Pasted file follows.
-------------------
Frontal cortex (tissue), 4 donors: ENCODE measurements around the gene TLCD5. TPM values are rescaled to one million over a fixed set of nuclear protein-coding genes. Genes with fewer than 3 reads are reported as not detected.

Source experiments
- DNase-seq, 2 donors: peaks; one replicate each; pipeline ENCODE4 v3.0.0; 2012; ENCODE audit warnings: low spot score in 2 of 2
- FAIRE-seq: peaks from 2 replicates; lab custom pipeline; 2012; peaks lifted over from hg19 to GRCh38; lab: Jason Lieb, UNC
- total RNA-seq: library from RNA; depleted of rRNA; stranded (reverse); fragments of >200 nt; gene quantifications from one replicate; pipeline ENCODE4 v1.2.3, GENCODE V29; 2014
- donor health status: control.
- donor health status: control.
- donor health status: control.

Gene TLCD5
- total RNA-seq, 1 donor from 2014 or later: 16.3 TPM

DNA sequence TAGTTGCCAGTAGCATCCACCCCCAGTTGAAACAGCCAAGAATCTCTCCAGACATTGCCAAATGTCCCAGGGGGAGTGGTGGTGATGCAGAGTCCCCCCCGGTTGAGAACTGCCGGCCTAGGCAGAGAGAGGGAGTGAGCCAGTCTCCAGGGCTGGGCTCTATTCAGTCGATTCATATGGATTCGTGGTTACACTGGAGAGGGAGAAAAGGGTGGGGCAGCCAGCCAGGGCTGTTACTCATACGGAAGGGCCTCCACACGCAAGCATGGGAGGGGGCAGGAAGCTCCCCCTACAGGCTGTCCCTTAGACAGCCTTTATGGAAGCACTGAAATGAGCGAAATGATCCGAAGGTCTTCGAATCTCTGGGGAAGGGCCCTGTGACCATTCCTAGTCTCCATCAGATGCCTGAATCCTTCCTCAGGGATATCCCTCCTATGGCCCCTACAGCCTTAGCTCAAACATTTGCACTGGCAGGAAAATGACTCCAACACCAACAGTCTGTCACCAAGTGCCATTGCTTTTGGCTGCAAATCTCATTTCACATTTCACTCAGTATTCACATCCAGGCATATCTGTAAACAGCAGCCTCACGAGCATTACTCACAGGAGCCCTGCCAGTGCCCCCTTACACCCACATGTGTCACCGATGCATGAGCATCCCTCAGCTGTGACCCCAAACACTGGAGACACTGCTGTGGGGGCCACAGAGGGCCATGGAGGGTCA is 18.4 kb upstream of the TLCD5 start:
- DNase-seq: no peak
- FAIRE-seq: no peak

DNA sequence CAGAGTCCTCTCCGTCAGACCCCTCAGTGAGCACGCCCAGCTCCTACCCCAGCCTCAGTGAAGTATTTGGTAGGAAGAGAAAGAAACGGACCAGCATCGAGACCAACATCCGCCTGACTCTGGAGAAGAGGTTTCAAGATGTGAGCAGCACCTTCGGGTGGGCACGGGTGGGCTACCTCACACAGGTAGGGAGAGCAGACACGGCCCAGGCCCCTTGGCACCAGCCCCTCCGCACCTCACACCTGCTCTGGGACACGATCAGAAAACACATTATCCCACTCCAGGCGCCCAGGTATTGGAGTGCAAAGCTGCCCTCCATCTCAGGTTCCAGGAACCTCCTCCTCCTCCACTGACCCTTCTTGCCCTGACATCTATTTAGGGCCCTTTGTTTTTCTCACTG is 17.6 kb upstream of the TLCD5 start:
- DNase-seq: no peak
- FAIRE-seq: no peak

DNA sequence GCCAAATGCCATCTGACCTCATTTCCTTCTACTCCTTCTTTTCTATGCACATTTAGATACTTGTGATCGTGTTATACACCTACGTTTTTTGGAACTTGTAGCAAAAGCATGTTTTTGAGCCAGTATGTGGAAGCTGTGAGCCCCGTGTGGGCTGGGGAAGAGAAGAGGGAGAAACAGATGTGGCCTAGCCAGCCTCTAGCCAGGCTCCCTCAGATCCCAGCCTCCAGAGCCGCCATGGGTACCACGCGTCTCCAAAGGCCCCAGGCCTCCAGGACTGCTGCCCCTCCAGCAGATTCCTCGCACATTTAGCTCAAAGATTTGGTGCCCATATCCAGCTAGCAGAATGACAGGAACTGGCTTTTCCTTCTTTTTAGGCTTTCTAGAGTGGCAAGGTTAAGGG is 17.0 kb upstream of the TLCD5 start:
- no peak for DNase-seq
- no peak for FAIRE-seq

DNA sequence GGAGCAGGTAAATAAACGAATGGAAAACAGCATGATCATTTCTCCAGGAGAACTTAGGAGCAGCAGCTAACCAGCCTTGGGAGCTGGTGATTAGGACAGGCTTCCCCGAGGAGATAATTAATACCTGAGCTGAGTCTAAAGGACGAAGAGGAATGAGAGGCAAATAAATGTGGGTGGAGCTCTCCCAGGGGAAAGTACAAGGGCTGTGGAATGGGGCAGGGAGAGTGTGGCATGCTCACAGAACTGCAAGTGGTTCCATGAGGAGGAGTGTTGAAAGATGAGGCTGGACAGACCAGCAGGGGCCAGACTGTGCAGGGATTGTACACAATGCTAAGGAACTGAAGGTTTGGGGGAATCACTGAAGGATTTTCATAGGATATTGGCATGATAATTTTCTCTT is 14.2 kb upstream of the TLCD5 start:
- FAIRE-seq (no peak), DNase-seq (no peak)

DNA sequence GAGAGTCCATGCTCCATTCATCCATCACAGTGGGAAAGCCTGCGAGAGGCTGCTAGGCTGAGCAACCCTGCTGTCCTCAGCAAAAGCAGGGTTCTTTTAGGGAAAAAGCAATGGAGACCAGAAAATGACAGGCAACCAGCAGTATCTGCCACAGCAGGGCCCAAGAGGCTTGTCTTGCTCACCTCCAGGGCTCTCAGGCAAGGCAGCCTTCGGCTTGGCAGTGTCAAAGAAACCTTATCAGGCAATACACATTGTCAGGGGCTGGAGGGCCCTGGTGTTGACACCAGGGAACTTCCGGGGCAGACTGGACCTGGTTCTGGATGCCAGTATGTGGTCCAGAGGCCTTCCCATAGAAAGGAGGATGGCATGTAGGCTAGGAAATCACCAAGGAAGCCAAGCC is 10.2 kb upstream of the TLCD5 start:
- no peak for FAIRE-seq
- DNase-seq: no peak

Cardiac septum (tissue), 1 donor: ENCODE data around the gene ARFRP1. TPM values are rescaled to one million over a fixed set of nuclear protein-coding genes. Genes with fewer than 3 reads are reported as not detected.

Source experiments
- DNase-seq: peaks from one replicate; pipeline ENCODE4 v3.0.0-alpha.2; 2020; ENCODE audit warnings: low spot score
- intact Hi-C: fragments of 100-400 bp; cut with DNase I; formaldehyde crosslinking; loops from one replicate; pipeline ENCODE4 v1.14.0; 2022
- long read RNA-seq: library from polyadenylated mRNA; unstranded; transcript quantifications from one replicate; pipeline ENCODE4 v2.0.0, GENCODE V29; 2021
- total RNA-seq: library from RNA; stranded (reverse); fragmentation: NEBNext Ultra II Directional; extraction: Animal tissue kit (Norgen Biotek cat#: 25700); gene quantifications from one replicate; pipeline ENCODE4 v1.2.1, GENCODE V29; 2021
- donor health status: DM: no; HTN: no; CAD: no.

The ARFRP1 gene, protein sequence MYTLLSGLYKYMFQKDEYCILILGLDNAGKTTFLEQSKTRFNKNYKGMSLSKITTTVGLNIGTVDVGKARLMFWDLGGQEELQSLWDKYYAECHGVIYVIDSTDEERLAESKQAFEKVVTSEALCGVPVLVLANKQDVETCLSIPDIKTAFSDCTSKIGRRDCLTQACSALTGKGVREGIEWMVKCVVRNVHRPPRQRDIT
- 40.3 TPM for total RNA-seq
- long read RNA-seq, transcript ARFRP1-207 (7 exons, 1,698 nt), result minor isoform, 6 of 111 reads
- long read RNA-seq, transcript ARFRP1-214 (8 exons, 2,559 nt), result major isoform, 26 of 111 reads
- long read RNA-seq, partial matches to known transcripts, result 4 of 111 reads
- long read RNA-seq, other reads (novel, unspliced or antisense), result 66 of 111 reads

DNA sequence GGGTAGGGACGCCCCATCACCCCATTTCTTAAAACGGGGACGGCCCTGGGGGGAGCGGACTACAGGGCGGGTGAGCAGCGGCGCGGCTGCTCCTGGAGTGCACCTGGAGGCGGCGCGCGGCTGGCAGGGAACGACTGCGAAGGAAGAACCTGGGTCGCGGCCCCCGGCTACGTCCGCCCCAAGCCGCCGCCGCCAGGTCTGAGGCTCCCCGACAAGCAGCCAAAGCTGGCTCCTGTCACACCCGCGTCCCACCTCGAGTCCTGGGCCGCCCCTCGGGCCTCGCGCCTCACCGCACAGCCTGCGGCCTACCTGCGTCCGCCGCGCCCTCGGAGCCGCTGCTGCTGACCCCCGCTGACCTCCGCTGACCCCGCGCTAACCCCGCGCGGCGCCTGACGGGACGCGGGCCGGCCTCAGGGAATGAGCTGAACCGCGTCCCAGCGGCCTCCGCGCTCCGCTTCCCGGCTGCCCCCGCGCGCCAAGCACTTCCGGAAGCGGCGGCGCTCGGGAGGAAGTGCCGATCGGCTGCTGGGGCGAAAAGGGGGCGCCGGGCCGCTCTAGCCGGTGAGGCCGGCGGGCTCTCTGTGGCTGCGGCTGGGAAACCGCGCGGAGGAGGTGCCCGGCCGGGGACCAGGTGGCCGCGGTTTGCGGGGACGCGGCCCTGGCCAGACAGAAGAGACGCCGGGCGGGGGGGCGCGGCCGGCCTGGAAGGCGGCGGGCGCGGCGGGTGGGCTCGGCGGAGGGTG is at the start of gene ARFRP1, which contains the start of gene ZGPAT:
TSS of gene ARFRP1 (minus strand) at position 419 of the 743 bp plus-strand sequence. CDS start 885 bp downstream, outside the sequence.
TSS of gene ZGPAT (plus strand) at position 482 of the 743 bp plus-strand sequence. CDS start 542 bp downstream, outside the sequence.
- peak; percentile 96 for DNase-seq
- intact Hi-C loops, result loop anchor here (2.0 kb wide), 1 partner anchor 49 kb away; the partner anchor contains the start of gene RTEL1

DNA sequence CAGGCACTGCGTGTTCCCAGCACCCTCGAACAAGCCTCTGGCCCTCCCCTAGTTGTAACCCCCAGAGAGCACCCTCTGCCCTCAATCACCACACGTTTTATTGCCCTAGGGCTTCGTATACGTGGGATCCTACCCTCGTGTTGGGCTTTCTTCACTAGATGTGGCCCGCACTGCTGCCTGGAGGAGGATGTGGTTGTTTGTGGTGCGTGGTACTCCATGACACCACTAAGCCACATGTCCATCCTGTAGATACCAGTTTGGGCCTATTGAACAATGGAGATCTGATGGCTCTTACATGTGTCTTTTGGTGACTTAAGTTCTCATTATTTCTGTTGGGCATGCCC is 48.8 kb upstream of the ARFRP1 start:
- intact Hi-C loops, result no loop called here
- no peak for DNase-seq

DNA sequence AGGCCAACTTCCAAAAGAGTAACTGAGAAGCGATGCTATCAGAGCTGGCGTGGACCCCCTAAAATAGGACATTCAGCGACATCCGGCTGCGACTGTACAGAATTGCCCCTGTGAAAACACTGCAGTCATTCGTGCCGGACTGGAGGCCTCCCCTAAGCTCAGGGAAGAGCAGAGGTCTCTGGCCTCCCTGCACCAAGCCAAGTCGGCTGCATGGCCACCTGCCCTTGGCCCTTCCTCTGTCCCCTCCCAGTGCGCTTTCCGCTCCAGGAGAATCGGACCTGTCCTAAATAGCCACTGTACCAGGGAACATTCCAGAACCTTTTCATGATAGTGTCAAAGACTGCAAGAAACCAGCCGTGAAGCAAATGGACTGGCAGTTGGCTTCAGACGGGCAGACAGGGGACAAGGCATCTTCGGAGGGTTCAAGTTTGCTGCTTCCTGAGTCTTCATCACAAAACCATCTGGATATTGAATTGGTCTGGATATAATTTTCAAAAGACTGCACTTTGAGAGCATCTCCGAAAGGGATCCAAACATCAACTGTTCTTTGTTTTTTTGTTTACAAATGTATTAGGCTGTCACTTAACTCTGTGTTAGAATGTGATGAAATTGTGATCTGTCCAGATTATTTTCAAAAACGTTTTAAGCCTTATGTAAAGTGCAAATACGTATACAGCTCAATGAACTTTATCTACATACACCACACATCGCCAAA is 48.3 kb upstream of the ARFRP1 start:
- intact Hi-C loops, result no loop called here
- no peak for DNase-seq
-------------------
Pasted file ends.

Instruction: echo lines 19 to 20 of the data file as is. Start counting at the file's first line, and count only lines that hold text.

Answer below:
- no peak for FAIRE-seq

DNA sequence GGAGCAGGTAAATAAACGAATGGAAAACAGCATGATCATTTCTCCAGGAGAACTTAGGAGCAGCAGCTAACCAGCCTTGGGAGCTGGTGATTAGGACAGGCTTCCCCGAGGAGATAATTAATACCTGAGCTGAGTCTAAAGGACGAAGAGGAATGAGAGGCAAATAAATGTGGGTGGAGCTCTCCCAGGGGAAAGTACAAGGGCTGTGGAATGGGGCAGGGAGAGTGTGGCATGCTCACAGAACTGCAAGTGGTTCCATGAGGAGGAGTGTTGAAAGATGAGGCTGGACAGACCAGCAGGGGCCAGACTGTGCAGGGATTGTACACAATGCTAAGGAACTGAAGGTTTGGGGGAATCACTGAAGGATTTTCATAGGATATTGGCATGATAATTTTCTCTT is 14.2 kb upstream of the TLCD5 start: